The Film: Exit Humanity (2011)


The Principles: John Geddes (writer/director), Mark Gibson, Bill Mosley, Brian Cox, Jordan Hayes, Adam Seybold, Dee Wallace

The Premise: Six years after the Civil War, the dead are suddenly rising. Veteran Edward Young, after losing his wife and son to this plague, journeys to a waterfall he had promised his son they would visit in order to spread the boy’s ashes. He makes a friend in Isaac (Seybold), whose sister, Emma (Hayes), has been kidnapped by General Williams (Moseley), a maniacal Confederate vet who will stop at nothing to find a cure for the “disease.” Shenanigans ensue.


Is it any good? I want to like this movie. I really do. John Geddes is nothing if not ambitious here, and he tries his damnedest to do something different. But is there a genre that has been more exhausted than the zombie movie? Though his kitchen sink approach is not without its occasional charms, Exit Humanity ultimately falls in the failure pile. You can tell Geddes had high hopes for this to be a sort of slow-burn, pseudo-intellectual meditation on the human condition, as his characters spend much of the runtime waxing philosophical about the inhumanity that abounds now that this plague has swept the land. Between the dialogue (with classic gems like “You can’t kill a man who’s already dead.”) and Brian Cox’s constant narration, every theme that is already recognized as a staple of the genre is explicitly spelled out for the audience. It does not take long to realize that all of this pontificating consists of ideas that are and have been more effectively communicated through subtext in better movies, which turns this slow-burn into a drag.

As I said, the movie is not without its charms. Whether this was for budgetary reasons or not, Geddes’s decision to use little snippets of stylish animation in order to show long stretches of travel or fighting is interesting, and though it may not be for everyone, it served to liven things up between Edward’s extended screams of anguish. The score is well-done, if a bit bombastic and over-the-top. It does its job in serving the super-serious tone Geddes is after. The writing may leave a lot to be desired, but the acting is solid across the board. Though the first 30 minutes of the script are essentially limited to “Edward howls in agony,” Gibson is quite good in his debut, effectively selling both his grief and subsequent recovery.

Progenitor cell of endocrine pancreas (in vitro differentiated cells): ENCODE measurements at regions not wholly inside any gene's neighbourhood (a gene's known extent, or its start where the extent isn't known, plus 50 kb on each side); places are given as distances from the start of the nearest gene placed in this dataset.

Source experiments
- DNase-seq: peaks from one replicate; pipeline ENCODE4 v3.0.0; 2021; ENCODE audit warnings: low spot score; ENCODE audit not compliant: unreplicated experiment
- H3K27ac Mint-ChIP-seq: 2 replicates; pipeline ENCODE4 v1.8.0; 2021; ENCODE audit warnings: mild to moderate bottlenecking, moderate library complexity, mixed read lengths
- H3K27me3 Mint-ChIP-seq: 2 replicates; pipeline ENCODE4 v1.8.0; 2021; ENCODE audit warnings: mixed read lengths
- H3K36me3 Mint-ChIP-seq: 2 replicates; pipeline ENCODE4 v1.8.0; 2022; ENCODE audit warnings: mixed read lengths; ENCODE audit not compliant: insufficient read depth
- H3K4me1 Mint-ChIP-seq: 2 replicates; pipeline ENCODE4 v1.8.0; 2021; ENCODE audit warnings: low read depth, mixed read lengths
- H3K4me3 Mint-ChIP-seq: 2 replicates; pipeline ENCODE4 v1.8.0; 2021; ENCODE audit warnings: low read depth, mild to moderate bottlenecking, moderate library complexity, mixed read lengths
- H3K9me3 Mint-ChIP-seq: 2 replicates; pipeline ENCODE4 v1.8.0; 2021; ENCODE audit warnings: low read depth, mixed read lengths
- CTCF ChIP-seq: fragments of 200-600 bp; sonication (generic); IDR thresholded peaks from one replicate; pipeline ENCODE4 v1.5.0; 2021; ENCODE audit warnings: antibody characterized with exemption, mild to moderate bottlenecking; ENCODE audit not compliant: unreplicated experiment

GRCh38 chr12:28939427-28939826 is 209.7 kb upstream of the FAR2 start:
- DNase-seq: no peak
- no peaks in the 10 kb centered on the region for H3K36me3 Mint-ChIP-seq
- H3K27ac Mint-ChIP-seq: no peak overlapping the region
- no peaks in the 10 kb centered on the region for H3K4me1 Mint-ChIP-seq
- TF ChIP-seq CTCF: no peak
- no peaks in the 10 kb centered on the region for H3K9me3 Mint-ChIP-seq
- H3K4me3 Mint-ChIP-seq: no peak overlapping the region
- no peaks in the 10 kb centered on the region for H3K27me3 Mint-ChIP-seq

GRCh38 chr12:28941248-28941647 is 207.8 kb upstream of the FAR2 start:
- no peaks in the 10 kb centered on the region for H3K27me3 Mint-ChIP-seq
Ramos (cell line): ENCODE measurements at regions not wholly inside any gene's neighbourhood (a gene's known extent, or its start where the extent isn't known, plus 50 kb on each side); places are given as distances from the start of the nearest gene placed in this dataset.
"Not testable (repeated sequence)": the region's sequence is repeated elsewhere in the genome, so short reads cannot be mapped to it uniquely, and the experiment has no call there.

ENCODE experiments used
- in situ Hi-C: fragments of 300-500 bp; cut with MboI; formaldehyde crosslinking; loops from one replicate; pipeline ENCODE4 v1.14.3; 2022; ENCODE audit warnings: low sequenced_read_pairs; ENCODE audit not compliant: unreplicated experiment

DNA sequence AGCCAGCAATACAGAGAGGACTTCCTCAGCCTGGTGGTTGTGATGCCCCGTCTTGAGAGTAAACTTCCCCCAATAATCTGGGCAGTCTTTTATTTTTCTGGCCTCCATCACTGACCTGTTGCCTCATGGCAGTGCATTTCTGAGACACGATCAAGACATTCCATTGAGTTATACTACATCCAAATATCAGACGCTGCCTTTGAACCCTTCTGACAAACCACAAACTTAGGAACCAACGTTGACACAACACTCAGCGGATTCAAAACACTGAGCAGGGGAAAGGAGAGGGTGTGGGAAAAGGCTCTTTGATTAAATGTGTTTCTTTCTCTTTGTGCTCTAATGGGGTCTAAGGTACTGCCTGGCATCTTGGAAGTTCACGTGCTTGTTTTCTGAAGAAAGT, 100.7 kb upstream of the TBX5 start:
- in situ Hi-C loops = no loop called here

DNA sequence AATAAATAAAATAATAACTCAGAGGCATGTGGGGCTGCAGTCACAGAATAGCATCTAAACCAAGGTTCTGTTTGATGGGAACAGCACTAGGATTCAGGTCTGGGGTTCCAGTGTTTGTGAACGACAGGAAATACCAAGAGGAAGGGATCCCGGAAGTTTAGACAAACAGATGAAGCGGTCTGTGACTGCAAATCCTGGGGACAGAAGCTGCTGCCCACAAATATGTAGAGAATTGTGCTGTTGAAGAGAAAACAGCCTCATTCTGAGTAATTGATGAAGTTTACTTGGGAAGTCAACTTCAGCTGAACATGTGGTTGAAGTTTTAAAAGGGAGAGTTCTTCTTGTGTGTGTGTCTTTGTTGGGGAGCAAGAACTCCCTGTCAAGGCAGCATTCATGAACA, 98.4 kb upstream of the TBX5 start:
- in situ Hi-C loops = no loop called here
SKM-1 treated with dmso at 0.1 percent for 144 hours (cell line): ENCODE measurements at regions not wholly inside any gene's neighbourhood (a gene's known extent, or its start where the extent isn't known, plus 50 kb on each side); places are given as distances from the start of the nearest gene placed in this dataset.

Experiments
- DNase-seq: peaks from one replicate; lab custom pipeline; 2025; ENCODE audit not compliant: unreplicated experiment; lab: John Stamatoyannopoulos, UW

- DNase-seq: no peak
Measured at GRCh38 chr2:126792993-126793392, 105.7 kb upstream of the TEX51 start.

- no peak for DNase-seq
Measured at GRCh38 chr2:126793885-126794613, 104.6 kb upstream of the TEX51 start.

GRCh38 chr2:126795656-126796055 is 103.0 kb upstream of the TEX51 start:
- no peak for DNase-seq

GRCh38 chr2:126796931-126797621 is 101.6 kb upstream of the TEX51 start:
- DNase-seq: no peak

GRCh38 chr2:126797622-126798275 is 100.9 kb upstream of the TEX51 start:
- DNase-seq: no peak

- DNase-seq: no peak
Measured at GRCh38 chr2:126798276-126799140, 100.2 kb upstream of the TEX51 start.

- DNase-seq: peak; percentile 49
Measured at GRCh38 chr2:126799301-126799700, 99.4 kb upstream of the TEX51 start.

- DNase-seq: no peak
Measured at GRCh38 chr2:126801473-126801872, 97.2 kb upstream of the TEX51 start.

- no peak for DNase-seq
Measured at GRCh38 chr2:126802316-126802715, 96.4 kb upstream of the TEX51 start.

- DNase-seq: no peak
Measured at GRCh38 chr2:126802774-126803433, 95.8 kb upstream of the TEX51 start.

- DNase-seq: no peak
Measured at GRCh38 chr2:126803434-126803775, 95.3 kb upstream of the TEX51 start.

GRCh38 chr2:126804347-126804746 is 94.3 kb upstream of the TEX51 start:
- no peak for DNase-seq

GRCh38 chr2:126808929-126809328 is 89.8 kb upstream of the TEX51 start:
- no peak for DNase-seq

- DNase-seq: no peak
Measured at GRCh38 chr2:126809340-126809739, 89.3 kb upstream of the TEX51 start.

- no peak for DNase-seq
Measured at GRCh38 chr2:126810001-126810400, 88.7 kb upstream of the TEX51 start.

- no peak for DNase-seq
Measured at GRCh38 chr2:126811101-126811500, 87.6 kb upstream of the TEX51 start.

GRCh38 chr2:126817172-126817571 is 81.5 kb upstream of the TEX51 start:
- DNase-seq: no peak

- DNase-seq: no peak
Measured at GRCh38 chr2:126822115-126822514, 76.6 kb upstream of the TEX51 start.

Dropped late in the meandering plot is a relatively interesting – but inconsequential – explanation for the plague, one that harkens back to the zombie tales of yore. Speaking of the plot, this thing wanders more than Carl at a farmhouse. Plotlines are created and resolved about every 20 minutes, which may fit in with the “chapters” division of the film, but in the end seems more like an excuse for Geddes to have these characters continue their endless moralizing. Bill Mosley, who will make anything entertaining, is woefully underused, and the find-the-cure angle is seriously undercooked; one person is inexplicably immune to the plague, though how exactly General Williams and his crackpot medic plan on manufacturing a cure, restoring the Confederacy, and taking over the country is unclear.


I mentioned a few positives about this whole affair, but none of them are enough to overcome Exit Humanity’s runtime. There is just no reason for this film to be two hours. If you are going to have your characters dourly ruminate for 90 percent of your movie, that other ten percent better do a hell of a job in giving us a way to really connect with these characters, or at the very least inject some levity into the proceedings. Unfortunately Exit Humanity does neither.

Is it worth a look? If you somehow aren’t yet burnt out on the undead, you may enjoy it, so long as you are not expecting balls-to-the-wall zombie mayhem. Everyone else, your time is better spent elsewhere. Any movie that wastes Bill Mosley is fighting an uphill battle.

Random anecdotes: Geddes claims he learned much of what he knows about filmmaking from watching the special features on the Lord of the Rings boxset.

According to numerous interviews, Malick was Geddes’ chief inspiration. Huh.

Cinematic soulmates: Dead Birds, War of the Dead, Dead Snow, anything dead.